In fact the over arching attitude in Tanzania is that such people have no rights to speak of because in most peoples’ minds, since such women and girls are invisible, they should remain there, in the shadows, outside the protection of society and law enforcers.
The few interventions that exist are for rescue and rehabilitation of women and girls who engage in sex work, and while this may be commendable, there is need to look beyond women and girls who claim they are in ‘own choice’ sex work, and address the issue of trafficking of women and girls in sexual slavery, who are trapped in a vicious circle which was started by pimps who ‘bought’ the women and girls, and then send them out to work in the sex trade.
Such women and girls are treated and perceived as beasts of burden and they find it almost impossible to break free and get away from their ‘owners’ who not only use threats; violence; and intimidation; to hold on to the women and girls, but they also use psychological indoctrination which has made the women and girls who are being trafficked, live in fear of leaving the space in which they are held prisoners. They have been so oppressed that they have become afraid of the outside world; believing they would not be able to survive as ‘free people’.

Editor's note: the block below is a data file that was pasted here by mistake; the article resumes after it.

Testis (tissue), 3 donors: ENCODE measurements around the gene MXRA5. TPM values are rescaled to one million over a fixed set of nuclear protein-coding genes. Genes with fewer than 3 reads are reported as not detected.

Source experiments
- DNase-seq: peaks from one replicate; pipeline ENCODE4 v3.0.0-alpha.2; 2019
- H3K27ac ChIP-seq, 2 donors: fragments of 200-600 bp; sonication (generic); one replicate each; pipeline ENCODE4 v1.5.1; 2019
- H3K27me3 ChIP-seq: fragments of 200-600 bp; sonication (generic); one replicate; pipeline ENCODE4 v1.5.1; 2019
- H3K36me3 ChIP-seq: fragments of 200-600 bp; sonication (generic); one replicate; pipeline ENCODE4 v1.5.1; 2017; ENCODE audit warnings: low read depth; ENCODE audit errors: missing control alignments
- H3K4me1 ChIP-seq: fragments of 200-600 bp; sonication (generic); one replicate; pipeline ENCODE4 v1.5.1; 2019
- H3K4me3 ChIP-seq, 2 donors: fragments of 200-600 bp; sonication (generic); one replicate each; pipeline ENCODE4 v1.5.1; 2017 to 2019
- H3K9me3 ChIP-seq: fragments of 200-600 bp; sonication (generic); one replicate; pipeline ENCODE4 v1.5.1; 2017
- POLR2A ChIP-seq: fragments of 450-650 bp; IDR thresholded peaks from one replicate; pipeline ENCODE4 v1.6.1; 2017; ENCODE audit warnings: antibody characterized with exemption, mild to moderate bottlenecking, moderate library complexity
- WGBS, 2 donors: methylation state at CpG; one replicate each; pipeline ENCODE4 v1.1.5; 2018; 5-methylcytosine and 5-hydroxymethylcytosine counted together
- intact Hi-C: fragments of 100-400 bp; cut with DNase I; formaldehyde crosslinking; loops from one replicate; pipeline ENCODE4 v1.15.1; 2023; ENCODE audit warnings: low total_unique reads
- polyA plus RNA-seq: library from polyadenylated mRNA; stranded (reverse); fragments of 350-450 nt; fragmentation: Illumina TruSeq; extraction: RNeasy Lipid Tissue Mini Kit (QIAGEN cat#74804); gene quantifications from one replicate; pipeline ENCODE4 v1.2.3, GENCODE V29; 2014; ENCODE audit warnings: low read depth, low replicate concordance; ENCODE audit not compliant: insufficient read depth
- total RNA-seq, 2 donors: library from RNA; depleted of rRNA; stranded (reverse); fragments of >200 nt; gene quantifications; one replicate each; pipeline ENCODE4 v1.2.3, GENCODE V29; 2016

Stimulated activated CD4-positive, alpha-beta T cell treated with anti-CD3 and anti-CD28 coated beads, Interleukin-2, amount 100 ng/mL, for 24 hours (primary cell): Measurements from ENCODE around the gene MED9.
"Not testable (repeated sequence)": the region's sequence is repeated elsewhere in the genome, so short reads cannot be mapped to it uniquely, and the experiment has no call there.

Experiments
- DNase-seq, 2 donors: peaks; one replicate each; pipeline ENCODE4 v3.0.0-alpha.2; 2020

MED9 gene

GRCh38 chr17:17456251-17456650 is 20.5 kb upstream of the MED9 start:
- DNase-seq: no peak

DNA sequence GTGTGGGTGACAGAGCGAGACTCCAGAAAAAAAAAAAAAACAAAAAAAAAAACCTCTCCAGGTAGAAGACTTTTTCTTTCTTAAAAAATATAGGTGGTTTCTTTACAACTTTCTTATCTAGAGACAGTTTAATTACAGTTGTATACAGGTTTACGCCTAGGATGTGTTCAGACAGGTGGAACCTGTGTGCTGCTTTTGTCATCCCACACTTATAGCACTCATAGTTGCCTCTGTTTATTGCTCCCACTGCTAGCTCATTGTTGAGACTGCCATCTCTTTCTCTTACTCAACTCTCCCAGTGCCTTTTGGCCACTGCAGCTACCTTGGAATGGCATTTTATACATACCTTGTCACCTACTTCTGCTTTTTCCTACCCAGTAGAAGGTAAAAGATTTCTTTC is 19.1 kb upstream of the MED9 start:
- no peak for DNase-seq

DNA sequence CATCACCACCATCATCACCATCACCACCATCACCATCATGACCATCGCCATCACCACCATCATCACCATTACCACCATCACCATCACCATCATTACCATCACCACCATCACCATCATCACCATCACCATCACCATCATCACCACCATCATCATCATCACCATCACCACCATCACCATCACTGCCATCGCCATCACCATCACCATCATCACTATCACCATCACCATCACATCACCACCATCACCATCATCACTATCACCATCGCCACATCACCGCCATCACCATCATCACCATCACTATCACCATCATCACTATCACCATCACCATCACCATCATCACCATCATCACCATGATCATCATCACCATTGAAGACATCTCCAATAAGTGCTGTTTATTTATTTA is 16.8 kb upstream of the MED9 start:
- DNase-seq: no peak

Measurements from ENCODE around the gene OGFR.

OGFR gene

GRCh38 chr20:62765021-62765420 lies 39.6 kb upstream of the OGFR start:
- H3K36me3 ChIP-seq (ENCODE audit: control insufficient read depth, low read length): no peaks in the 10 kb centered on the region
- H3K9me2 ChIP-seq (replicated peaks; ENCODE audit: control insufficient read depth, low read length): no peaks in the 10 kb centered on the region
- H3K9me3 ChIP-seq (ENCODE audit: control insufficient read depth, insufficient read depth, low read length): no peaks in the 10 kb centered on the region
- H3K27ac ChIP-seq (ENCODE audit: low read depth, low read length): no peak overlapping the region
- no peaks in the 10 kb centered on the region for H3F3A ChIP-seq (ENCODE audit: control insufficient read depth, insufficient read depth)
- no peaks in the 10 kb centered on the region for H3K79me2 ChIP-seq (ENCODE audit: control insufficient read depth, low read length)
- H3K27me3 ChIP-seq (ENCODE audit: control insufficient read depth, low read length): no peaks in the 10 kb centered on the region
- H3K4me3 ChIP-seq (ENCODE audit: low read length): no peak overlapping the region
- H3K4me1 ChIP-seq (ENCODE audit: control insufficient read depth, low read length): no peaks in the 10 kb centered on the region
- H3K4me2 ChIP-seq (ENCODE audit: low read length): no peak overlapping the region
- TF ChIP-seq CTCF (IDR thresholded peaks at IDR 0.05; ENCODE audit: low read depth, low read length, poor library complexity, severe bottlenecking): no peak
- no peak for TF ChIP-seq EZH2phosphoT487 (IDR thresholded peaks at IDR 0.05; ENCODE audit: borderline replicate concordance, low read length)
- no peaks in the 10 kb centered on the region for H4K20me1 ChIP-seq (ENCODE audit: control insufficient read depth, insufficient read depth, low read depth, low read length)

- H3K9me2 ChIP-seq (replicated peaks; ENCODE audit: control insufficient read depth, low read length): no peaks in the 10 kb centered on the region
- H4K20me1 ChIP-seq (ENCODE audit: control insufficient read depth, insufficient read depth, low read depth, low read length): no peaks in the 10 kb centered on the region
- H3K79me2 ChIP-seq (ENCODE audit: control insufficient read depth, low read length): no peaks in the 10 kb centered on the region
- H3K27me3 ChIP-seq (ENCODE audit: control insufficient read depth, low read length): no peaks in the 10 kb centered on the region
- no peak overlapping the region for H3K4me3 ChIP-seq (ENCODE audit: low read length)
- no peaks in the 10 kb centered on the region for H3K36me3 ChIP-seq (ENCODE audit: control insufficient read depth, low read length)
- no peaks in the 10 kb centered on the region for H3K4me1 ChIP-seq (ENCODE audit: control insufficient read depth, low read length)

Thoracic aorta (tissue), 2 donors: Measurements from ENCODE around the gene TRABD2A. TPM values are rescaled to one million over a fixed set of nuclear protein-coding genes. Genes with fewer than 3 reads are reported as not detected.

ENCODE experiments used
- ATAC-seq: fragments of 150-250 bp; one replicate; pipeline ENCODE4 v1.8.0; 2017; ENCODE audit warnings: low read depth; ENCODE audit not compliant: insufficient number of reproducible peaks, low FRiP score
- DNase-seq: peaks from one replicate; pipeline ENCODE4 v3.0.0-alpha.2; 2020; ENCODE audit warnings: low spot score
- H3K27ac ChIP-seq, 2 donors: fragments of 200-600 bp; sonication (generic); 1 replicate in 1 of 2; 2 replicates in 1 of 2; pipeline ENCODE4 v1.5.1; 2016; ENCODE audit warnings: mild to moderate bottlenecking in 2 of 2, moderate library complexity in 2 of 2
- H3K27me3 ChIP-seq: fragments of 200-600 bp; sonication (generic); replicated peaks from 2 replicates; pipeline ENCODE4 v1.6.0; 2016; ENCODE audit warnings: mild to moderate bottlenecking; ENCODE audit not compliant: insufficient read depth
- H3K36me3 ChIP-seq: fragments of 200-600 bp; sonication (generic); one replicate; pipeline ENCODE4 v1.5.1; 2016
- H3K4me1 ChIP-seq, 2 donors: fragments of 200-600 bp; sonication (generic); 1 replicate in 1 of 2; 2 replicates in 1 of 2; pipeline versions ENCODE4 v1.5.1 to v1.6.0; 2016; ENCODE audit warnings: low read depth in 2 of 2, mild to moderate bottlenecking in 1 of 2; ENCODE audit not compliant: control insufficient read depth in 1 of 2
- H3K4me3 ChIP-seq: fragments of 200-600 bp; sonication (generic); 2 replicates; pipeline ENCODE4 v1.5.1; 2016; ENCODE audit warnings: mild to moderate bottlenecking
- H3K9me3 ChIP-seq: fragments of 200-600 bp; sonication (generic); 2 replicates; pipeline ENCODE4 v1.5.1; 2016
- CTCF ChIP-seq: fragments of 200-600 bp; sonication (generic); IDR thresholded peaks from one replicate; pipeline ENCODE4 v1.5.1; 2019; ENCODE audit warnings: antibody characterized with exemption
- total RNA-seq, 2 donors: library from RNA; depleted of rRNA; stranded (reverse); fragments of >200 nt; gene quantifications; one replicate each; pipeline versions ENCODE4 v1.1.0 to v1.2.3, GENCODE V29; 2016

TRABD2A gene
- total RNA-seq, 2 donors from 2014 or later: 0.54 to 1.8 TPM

Tanzania is both a country of origin as well as of transit for trafficking in persons. Tanzanian women and children/girls are trafficked to other African countries and to the Middle East. There is also internal trafficking within Tanzania. Women and childrenboys and girls, are usually trafficked from rural communities to urban centers and are forced to work in the domestic; agricultural; fishing; and mining sectors. Tanzania is also a transit country for women from war torn countries to the Middle East where they are either put into domestic work servitude, or are put through sexual exploitation.
Various factors contribute to the crime of human trafficking throughout Tanzania. Among the most significant factors are poverty and the disintegration of the family unit. Poor families often do whatever they can to survive, even if it means ‘selling’ their daughters to human traffickers.
In addition, as part of traditional practice, low income parents often send their daughters to wealthier relatives to be taken care of, but cases have been reported whereby the relatives ‘sell’ the girls into sexual exploitation.
3.What is being done to intervene against human trafficking?
The few rescue and rehabilitation programs for sex workers are being operated and run by Faith Based Organizations (FBOs) and their approach is one which uses religious script and tenets to rehabilitate sex workers. The FBOs do not seem to work with law enforcement agencies, believing that ‘Love and Compassion’ would save the women and girls who engage in sex work.
This approach may work for some sex workers who embrace exits from sex work and find other sources of income generation, but the approach does not address women and girls who are held hostage by human traffickers.